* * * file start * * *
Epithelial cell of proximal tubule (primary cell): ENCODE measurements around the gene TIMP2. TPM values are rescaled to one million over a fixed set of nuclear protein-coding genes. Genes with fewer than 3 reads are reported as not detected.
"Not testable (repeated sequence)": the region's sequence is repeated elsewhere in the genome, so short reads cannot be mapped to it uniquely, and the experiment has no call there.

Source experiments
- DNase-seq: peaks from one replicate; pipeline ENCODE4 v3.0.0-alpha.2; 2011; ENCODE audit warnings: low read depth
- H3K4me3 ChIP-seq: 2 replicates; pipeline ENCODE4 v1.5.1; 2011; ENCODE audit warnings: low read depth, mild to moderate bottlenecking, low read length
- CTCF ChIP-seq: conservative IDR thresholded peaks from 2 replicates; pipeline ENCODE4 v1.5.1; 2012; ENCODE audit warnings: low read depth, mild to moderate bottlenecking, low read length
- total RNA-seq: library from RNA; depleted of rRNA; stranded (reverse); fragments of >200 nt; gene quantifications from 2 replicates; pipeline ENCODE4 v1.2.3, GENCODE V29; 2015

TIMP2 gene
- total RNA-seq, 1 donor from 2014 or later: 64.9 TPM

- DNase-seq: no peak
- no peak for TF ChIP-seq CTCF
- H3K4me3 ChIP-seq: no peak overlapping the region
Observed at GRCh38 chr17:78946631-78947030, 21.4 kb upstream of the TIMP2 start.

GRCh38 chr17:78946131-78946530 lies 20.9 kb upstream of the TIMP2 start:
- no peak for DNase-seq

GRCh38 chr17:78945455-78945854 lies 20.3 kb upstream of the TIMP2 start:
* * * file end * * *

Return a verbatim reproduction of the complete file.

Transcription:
Epithelial cell of proximal tubule (primary cell): ENCODE measurements around the gene TIMP2. TPM values are rescaled to one million over a fixed set of nuclear protein-coding genes. Genes with fewer than 3 reads are reported as not detected.
"Not testable (repeated sequence)": the region's sequence is repeated elsewhere in the genome, so short reads cannot be mapped to it uniquely, and the experiment has no call there.

Source experiments
- DNase-seq: peaks from one replicate; pipeline ENCODE4 v3.0.0-alpha.2; 2011; ENCODE audit warnings: low read depth
- H3K4me3 ChIP-seq: 2 replicates; pipeline ENCODE4 v1.5.1; 2011; ENCODE audit warnings: low read depth, mild to moderate bottlenecking, low read length
- CTCF ChIP-seq: conservative IDR thresholded peaks from 2 replicates; pipeline ENCODE4 v1.5.1; 2012; ENCODE audit warnings: low read depth, mild to moderate bottlenecking, low read length
- total RNA-seq: library from RNA; depleted of rRNA; stranded (reverse); fragments of >200 nt; gene quantifications from 2 replicates; pipeline ENCODE4 v1.2.3, GENCODE V29; 2015

TIMP2 gene
- total RNA-seq, 1 donor from 2014 or later: 64.9 TPM

- DNase-seq: no peak
- no peak for TF ChIP-seq CTCF
- H3K4me3 ChIP-seq: no peak overlapping the region
Observed at GRCh38 chr17:78946631-78947030, 21.4 kb upstream of the TIMP2 start.

GRCh38 chr17:78946131-78946530 lies 20.9 kb upstream of the TIMP2 start:
- no peak for DNase-seq

GRCh38 chr17:78945455-78945854 lies 20.3 kb upstream of the TIMP2 start: